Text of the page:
The Wall Street Journal
By Susan Carey
April 16, 2016 10:36 a.m. ET
Some 30,000 airline customer-service agents and ramp workers at United Continental Holdings Inc. “overwhelmingly” approved extensions to their existing labor contracts, the carrier and the International Association of Machinists union said early Saturday.
The workers, in balloting that concluded Friday, voted for seven labor contracts governing all the classifications of employees in the group. The union said the accords run through 2021 and provide “industry-best wages, work protections and retirement security,” among other improvements. United said the deals also will allow it to add new jobs at Los Angeles International Airport and San Francisco International Airport, two of its hubs.
United and the union agreed last November to open existing labor agreements early and enter into expedited negotiations for contract extensions. After four months of talks, the two sides earlier this month reached tentative agreements. The contract extensions will supersede current agreements that open for renewal nine months to 2½ years from now.
These contracts “recognize the important work” the Machinists union members do, Oscar Munoz, United’s chief executive officer, said in a statement Saturday. “We remain laser-focused on getting contracts like these for our flight attendants and technicians,” he said, referring to mechanics.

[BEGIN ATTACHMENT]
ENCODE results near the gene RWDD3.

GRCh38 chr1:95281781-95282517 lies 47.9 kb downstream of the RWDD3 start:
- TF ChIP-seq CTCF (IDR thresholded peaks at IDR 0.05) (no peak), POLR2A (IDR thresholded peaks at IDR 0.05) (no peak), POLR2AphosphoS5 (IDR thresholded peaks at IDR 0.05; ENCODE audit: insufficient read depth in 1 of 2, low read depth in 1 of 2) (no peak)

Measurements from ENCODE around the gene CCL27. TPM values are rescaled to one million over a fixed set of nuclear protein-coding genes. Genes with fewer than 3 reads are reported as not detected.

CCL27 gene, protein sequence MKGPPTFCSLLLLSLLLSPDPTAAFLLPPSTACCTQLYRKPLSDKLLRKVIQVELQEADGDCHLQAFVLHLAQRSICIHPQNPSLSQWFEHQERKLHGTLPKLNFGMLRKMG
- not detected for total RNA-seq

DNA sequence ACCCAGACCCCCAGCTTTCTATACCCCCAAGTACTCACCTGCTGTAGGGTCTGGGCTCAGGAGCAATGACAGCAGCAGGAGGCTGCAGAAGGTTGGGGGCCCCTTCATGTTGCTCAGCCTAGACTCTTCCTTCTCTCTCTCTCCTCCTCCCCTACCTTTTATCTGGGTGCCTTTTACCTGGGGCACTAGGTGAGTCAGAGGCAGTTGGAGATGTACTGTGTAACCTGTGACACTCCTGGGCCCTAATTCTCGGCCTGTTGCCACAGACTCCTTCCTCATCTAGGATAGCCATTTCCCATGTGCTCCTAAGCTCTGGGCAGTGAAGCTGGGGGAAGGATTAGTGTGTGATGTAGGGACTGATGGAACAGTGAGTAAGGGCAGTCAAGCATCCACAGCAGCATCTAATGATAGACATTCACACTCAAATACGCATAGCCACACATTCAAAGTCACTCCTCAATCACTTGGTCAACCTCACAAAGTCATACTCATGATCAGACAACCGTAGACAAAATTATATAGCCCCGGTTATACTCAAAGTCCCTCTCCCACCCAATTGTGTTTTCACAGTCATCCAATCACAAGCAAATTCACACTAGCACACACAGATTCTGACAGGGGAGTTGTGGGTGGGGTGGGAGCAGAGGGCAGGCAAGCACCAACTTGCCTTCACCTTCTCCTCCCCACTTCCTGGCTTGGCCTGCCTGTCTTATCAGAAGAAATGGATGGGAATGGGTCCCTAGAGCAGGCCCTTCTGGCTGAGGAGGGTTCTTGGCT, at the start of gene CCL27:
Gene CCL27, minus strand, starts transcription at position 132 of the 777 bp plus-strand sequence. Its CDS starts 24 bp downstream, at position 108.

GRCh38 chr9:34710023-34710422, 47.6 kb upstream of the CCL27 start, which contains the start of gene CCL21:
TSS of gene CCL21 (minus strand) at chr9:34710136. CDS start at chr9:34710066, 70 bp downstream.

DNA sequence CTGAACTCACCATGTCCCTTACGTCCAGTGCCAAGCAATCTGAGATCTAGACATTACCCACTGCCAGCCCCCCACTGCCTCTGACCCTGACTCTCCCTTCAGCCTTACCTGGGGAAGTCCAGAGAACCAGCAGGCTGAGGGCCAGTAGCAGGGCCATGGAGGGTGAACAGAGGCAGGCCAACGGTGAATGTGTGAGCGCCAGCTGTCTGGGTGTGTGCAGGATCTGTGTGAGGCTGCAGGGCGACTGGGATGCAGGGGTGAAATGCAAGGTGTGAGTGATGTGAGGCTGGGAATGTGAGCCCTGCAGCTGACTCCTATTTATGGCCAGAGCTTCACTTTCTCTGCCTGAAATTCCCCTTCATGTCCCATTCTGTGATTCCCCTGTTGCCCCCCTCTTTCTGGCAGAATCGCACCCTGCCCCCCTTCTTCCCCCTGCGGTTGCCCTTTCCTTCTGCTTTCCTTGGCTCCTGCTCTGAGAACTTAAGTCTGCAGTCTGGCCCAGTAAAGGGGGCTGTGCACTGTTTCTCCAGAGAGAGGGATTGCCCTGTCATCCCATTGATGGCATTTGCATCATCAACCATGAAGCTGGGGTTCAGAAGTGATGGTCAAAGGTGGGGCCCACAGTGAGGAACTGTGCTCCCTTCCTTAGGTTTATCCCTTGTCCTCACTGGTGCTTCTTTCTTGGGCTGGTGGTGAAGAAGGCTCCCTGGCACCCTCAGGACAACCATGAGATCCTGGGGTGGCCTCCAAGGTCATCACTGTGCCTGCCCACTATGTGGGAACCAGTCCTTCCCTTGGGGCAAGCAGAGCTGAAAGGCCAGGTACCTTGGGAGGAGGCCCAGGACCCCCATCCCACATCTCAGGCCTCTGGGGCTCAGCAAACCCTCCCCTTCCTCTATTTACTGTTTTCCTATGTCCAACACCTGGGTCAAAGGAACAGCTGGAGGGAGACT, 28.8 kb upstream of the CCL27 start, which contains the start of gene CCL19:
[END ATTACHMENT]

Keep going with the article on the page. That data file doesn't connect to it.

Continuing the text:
Since the airline was formed following the 2010 merger of United Airlines and Continental Airlines, both the combined pilot group and the Machinists have now reached their second new joint contracts. The pilots in January approved a two-year contract extension.
But the attendants and mechanics haven’t yet concluded new combined contracts with the airline. The mechanics widely rejected an earlier tentative agreement and the attendants have been in mediated bargaining for years, although people close to the matter say progress is finally being made. Mr. Munoz, who joined the airline last September, has made labor peace and improved morale one of his biggest goals for the nation’s No. 3 airline by traffic.
The Machinists union said Saturday that the two rounds of contract talks for its members have resulted in wage and pension increases of more than 40% and industry-leading job protection. As part of the agreement by the airline and the union to reopen the existing contracts last November, United stopped its practice of outsourcing airport-worker jobs at smaller airports, a cost-cutting exercise that resulted in the loss of more than 2,000 jobs.
Chicago-based United, which will report its first-quarter results on Wednesday, currently is embroiled in a proxy fight with two hedge funds that own 7.1% of its stock and are pushing a slate of six director nominees to be considered at the airline’s annual meeting later this spring. United has called the investors’ efforts “a hostile action” that will distract from Mr. Munoz’s turnaround plan for the carrier, which has lagged behind its larger rivals in financial performance since the merger. The investors contend that United’s board needs fresh blood and more industry expertise. The day before they pounced, United said it added three directors, two of whom have airline experience, to its board, enlarging the panel to 15.
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